Members of the public: details to be confirmed


The inquiry opens at 10am on Tuesday 27 July. All other days begin at 9.30am. The inspector has said he plans to run three sessions of one-and-a-half hours each day. He intends to sit from 2pm on Monday 2 August.

The proposed schedule is:

Tuesday 27 July

  • Opening announcements by the inspector
  • Opening statements by UK Oil & Gas, Surrey County Council and Waverley Borough Council and Alford Parish Council
  • Statements by members of the public and organisations
  • Landscape and visual impact – evidence from UKOG

Wednesday 28 July

  • Cross-examination of UKOG’s landscape witness
  • Landscape evidence by Surrey County Council

Thursday 29 July

Cross-examination of landscape evidence from Surrey County Council

Friday 30 July

  • Landscape evidence from Waverley Borough Council and cross examination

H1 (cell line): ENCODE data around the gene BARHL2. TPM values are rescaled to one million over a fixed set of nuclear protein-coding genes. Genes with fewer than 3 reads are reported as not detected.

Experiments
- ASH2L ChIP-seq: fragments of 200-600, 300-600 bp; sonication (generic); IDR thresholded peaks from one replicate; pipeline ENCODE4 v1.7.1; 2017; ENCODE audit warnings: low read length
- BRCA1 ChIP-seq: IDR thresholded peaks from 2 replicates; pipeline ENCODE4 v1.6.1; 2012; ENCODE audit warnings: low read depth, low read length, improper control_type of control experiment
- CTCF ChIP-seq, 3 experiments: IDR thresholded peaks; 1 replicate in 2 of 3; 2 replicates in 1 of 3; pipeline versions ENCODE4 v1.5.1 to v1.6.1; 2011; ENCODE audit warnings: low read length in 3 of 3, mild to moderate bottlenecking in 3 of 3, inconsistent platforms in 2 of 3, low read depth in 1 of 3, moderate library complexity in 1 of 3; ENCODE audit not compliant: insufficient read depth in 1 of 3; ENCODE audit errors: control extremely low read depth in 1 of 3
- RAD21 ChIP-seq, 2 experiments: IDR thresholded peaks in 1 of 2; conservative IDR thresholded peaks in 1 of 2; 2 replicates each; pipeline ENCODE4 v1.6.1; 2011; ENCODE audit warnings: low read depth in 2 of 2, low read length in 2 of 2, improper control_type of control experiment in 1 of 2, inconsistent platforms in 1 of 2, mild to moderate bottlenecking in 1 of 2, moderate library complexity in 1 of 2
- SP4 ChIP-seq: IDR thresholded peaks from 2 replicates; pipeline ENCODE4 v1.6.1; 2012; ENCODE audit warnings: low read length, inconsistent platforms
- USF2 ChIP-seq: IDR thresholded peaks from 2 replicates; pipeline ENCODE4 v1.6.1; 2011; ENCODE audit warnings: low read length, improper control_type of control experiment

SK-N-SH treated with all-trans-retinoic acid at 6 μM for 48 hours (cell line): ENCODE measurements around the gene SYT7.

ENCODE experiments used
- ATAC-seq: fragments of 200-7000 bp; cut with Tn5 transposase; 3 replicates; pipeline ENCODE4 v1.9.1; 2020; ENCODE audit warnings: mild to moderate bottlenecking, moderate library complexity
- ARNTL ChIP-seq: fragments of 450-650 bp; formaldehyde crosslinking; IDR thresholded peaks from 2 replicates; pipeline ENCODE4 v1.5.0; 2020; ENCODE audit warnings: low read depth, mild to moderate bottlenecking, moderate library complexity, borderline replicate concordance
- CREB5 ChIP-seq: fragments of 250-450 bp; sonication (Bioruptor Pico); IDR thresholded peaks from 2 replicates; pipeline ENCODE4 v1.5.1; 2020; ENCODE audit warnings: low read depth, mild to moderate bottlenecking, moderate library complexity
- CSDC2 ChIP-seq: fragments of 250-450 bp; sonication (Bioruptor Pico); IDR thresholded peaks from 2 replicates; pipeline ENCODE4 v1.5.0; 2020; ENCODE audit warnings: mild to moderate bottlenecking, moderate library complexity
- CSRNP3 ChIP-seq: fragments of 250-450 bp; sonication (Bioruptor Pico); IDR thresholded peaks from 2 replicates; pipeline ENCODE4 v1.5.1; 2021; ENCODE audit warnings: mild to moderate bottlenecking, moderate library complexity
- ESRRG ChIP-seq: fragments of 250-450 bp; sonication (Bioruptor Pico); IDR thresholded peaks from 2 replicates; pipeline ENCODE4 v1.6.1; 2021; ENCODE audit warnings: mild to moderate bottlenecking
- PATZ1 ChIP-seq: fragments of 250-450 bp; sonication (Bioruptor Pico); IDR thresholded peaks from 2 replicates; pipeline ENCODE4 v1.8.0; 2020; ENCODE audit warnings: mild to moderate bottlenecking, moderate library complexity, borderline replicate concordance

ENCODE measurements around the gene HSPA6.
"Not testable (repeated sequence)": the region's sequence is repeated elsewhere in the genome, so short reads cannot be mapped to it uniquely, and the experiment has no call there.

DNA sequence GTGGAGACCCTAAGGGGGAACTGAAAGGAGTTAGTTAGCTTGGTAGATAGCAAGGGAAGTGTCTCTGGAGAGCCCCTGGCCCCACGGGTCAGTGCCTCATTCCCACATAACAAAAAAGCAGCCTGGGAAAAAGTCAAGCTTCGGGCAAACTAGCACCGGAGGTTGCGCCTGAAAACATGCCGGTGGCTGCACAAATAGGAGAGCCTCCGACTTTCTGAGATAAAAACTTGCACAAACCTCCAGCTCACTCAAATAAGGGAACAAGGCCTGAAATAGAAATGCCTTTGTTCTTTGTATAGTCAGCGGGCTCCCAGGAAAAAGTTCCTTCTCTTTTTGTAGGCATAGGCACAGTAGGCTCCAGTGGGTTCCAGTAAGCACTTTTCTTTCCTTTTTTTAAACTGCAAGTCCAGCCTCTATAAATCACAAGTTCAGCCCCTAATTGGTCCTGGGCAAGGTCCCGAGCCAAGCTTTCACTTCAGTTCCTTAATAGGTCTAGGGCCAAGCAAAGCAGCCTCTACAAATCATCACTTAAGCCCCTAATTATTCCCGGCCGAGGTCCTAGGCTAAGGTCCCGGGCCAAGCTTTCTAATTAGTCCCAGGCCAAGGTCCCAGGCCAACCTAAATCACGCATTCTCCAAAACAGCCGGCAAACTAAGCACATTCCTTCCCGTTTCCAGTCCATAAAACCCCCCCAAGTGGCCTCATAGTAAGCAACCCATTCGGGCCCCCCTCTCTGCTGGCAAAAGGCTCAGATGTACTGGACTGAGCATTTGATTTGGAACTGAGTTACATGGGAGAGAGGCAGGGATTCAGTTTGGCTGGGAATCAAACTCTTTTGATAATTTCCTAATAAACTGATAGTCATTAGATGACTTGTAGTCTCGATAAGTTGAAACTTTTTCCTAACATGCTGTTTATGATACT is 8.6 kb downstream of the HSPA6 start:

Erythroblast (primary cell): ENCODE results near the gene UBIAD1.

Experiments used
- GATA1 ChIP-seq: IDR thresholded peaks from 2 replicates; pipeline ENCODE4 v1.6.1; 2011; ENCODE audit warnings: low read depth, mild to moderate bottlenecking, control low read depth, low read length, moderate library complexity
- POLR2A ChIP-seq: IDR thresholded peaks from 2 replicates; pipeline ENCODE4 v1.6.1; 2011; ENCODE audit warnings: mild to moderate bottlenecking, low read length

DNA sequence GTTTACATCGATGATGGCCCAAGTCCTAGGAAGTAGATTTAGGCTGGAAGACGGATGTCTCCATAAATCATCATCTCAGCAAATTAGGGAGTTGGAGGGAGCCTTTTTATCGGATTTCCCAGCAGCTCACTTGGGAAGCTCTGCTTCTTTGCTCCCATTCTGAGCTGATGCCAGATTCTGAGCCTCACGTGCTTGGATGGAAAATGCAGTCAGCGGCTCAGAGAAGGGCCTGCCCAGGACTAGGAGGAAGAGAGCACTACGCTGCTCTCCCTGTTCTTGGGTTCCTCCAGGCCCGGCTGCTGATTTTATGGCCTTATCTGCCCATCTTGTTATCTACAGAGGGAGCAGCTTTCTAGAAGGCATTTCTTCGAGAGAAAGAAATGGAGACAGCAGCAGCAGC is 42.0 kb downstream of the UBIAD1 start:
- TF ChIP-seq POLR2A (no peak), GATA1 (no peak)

• Possible further members of the public and interested parties

Monday 2 August

(Inquiry resumes at 2pm)

  • UKOG highways evidence and cross-examination

Tuesday 3 August

  • More cross-examination of UKOG highways evidence
  • Surrey County Council highways evidence and cross-examination

Wednesday 4 August

  • Evidence from Stephen Sanderson, UKOG chief executive
  • Cross-examination of Stephen Sanderson
  • Evidence by UKOG’s operations director, Kris Bone, and cross-examination
  • Surrey County Council planning evidence

Thursday 5 August

  • Cross-examination of Surrey County Council planning evidence
  • Waverley Borough Council planning evidence and cross-examination

Friday 6 August

  • UKOG planning evidence and cross-examination
  • Possible conditions

Friday 13 August

  • Site visit
  • Closing submissions

News updates from the inquiry

Check here for key points and links to reports from each day of the inquiry.


Appeal details

Core documents library with links to proofs of evidence, opening statements and rebuttals

Planning Inspectorate website for the appeal (APP/B3600/W/21/3268579

Notes of case management conference

DrillOrDrop report on second Surrey County Council decision meeting

11 replies »